Abduraimov and Valčuha light up Prokofiev in San Francisco

United StatesUnited States Kendall, Prokofiev, Rachmaninoff: Behzod Abduraimov (piano), San Francisco Symphony / Juraj Valčuha (conductor). Davies Symphony Hall, San Francisco, 4.11.2022. (HS)

Behzod Abduraimov © Evgeny Eutykhov

Hannah KendallThe Spark Catchers
Prokofiev – Piano Concerto No.2 in G minor
Rachmaninoff – Symphonic Dances

Neither pianist Behzod Abduraimov nor conductor Juraj Valčuha are strangers to the San Francisco Symphony stage. Together for the first time here, they delivered a high-wattage concert centered on Russian showpieces.

Prokofiev’s Piano Concerto No.2 in G minor and Rachmaninoff’s Symphonic Dances can easily make their points with high-level execution of their demands on players’ virtuosity. This concert raised the ante with extra depth, especially from soloist and conductor, and alert playing from the orchestra. Everyone seemed tuned in on the same frequency in Friday’s concert in Davies Symphony Hall, the second performance in three of this program.

Abduraimov, who made his San Francisco Symphony debut in 2018 playing Prokofiev’s Piano Concerto No.3, not only proved he has the chops to handle the freakish technical demands of the composer’s Second Piano Concerto, but he also shaped them into much more than an athletic workout. He caressed the sparer, softer sections with warmth and humility, which made the explosions of crashing notes (brilliantly articulated) all the more impactful.

Juraj Valčuha © Luciano Romano

The concerto itself has a backstory. It was composed in 1913, when Prokofiev was in his twenties, and the original score was lost in a fire during the revolution of 1917. The composer rewrote it from memory in 1923 for a re-debut. Reviewers of the first performance were not kind, repelled by the cacophonous dissonances and torrents of notes. The second debut, in Paris and conducted by Serge Koussevitsky, fared not much better.

Abduraimov, now in his thirties, embraced the clangor but found a way through the crowds of notes and showoff virtuosic passages to communicate a deeper sense of purpose. The long cadenza toward the end of the first movement, when the pianist takes over the show for several minutes, grew organically from quiet ruminations on tunes and gestures we had just heard to a crashing and extended climax that felt totally justified.

The second movement’s perpetual-motion flurry, which can quickly become tiresome, had so much life to it that it actually felt like it was too short. The fierce third movement Intermezzo was relentlessly restless, as if anxious to get to the bigger, broader, boisterous finale. When Abduraimov arrived there, he relished the contrasts between the more lyrical segments, reminiscent of parts of the first movement, and the buildups to towering climaxes.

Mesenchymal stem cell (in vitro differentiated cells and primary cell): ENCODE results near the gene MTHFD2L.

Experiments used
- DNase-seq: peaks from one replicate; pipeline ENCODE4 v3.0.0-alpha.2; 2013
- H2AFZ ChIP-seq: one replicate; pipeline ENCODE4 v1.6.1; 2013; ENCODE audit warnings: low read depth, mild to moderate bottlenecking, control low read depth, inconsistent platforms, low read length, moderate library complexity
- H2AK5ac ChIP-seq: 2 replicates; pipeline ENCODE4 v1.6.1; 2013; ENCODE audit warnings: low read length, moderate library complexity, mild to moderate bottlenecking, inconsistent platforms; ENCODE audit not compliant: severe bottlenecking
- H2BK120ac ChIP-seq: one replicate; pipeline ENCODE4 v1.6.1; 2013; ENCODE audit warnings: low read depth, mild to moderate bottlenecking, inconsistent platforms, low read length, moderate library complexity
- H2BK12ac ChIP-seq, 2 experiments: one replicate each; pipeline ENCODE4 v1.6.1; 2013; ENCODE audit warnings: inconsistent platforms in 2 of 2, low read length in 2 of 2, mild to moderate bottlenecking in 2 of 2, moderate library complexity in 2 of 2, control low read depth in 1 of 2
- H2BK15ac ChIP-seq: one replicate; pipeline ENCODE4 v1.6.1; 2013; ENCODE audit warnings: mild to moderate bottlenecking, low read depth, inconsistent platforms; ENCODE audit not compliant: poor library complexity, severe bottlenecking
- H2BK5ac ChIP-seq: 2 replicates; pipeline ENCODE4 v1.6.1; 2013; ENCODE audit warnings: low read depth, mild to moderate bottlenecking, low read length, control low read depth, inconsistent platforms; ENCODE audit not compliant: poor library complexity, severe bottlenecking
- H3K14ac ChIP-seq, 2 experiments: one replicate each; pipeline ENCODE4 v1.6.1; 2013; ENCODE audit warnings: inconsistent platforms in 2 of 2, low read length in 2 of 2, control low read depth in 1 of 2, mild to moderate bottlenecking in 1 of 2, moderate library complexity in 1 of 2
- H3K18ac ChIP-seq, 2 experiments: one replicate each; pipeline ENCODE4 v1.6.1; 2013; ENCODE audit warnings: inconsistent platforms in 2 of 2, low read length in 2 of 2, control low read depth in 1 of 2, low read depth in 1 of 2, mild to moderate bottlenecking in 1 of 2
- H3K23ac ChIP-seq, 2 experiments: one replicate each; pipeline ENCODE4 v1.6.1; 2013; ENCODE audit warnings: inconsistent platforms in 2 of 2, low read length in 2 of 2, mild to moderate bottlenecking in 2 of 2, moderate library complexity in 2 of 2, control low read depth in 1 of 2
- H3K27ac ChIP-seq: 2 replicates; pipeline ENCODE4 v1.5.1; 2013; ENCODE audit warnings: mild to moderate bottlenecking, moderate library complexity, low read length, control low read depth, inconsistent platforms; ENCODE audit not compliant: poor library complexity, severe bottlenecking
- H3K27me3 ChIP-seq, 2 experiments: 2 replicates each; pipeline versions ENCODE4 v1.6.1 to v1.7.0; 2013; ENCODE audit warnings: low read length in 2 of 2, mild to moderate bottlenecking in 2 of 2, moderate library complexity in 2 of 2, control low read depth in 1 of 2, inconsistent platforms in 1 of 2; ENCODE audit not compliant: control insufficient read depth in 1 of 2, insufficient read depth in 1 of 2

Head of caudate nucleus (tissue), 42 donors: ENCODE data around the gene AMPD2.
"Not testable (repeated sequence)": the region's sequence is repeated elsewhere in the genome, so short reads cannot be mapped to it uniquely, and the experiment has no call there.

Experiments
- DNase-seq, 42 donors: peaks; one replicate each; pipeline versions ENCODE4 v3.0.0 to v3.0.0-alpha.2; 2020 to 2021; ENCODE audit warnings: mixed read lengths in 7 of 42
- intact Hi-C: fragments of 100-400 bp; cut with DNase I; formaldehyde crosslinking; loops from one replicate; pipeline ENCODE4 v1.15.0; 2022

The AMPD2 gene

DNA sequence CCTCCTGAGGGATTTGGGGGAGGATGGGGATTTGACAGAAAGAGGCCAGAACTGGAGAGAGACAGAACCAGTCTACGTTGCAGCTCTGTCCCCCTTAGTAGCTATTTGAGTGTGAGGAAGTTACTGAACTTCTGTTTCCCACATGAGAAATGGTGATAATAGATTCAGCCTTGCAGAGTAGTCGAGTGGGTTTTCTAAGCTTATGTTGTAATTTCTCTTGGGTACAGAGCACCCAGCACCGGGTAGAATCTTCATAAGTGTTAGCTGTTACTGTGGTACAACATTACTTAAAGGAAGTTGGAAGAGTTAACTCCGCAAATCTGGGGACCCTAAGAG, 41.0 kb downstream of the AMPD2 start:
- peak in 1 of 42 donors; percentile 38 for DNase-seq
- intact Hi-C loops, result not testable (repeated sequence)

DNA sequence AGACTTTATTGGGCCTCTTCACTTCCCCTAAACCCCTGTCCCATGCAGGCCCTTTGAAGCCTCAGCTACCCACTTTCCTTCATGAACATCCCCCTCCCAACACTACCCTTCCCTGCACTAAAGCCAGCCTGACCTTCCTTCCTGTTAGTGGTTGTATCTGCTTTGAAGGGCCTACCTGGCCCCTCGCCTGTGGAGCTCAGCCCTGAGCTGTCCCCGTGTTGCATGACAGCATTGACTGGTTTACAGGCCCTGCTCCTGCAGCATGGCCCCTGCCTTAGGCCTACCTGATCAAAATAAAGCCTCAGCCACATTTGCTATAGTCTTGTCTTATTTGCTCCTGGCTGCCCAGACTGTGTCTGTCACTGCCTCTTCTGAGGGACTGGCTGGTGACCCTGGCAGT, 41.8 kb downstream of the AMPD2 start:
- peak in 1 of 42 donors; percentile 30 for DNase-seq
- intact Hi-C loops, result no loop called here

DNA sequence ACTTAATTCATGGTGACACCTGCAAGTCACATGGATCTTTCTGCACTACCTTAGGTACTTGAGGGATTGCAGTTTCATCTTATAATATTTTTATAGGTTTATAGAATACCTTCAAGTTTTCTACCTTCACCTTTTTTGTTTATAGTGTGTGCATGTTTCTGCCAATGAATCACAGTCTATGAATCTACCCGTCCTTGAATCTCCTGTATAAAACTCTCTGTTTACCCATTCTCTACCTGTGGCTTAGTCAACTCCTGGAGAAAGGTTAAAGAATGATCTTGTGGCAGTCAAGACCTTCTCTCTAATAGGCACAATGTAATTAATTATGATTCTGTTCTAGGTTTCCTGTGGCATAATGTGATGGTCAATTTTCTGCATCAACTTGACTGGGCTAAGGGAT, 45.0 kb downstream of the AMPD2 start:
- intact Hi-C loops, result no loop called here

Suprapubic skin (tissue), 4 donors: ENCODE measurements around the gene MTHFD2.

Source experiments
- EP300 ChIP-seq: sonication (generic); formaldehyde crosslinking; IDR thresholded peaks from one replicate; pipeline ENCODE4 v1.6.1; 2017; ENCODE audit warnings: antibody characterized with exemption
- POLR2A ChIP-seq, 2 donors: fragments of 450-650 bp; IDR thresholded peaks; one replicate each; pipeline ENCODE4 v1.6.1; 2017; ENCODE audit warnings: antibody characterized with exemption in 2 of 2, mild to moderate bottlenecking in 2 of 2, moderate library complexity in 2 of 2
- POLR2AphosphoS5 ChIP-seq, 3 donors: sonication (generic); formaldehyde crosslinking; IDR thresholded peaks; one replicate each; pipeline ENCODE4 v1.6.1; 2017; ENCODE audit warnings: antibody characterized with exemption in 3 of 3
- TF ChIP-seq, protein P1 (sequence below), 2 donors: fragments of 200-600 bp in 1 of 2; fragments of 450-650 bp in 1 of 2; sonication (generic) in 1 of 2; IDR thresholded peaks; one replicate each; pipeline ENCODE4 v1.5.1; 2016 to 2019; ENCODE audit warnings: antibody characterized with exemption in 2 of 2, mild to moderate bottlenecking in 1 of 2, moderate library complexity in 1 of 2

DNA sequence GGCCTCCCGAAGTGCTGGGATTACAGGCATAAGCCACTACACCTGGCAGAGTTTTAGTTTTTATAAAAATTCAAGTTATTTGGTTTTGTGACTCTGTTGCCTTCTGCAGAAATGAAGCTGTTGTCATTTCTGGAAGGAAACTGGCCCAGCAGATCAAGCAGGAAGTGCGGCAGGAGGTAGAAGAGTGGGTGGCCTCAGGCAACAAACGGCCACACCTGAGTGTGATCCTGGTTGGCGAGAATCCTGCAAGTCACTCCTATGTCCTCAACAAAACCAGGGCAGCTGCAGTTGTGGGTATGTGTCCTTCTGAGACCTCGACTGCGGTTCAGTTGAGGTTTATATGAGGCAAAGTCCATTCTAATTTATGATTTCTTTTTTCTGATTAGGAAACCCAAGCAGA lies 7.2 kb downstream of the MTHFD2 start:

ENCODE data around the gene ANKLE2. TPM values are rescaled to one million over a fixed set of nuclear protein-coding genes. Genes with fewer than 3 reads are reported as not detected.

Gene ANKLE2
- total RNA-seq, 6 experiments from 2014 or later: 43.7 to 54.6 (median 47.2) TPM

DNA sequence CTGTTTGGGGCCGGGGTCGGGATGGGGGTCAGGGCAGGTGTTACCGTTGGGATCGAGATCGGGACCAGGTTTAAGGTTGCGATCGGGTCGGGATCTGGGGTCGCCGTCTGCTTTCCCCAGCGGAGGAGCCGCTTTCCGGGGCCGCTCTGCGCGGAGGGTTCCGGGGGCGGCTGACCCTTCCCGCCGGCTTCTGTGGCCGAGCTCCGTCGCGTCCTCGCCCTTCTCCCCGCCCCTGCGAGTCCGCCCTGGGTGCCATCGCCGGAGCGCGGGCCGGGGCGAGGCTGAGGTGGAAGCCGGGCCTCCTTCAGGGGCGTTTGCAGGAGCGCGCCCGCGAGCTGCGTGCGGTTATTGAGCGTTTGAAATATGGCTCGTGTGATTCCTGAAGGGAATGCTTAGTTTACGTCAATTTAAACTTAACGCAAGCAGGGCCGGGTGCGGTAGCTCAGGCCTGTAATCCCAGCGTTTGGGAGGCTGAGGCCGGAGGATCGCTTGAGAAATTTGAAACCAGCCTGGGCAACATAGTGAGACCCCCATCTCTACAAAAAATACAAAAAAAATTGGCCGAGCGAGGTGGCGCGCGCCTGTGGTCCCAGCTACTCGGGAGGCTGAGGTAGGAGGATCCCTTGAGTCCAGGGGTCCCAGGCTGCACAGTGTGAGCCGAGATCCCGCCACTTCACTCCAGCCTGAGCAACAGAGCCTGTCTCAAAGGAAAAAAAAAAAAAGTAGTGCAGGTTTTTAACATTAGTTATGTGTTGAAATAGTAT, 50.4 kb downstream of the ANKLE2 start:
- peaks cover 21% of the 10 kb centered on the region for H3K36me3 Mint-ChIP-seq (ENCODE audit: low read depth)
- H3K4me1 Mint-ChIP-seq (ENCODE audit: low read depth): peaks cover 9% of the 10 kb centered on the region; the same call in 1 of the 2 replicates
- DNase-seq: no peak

Valčuha, who debuted at Davies Hall in 2013, was in step with the soloist, guiding the orchestra with precision into treacherous tutti with the piano while finding the same shadings as the soloist did. After another brilliantly shaped cadenza, the rousing, clattering finish brought the rapt audience to its feet.

When the applause refused to subside after four curtain calls, Abduraimov returned to the piano to play a favorite encore of his – ‘La Campanella’ from Liszt’s Paganini Études. He played the opening octaves with consummate delicacy without losing any of Liszt’s bravado, a tour-de-force of a different style from the Prokofiev. If anything, it was even more impressive.

Rachmaninoff’s last completed new work, the Symphonic Dances, was his first in nearly a decade. It had different aspects to relish, notably Valčuha’s graceful and expressive conducting. The composer was inspired to write it in 1940 after working with Michel Fokine, the principal choreographer of Diaghilev’s Ballets Russes, on the dance master’s ballet, Paganini (set to Rhapsody on a Theme of Paganini). Fokine died before he could choreograph this new dance music, but the piece has a swagger and depth that is unmistakably Rachmaninoff at his rhythmic and sonic peak.

Valčuha’s precise and expansive podium presence captured all that, and the musicians seemed delighted to be along on the ride. The opening march gave off a sinister aura and, when the coda turned the corner into a theme full of harp and glockenspiel tinkling, it seemed as though all was right with the world.

The second movement’s waltz glided smoothly, and brimmed with dusky orchestral color, especially from woodwinds and brass, and it was easy to imagine dancers’ elegant, expressive gestures in the finale. When the brass sneak in references to the ‘Dies Irae’ in the final measures, it did not feel like the usual warning of impending doom but a declaration of persistence and warmth.

The concert’s opener, The Spark Catchers by the English composer Hannah Kendall, got a crisp and detailed reading, even if it was overmatched by what followed.

Harvey Steiman

Leave a Comment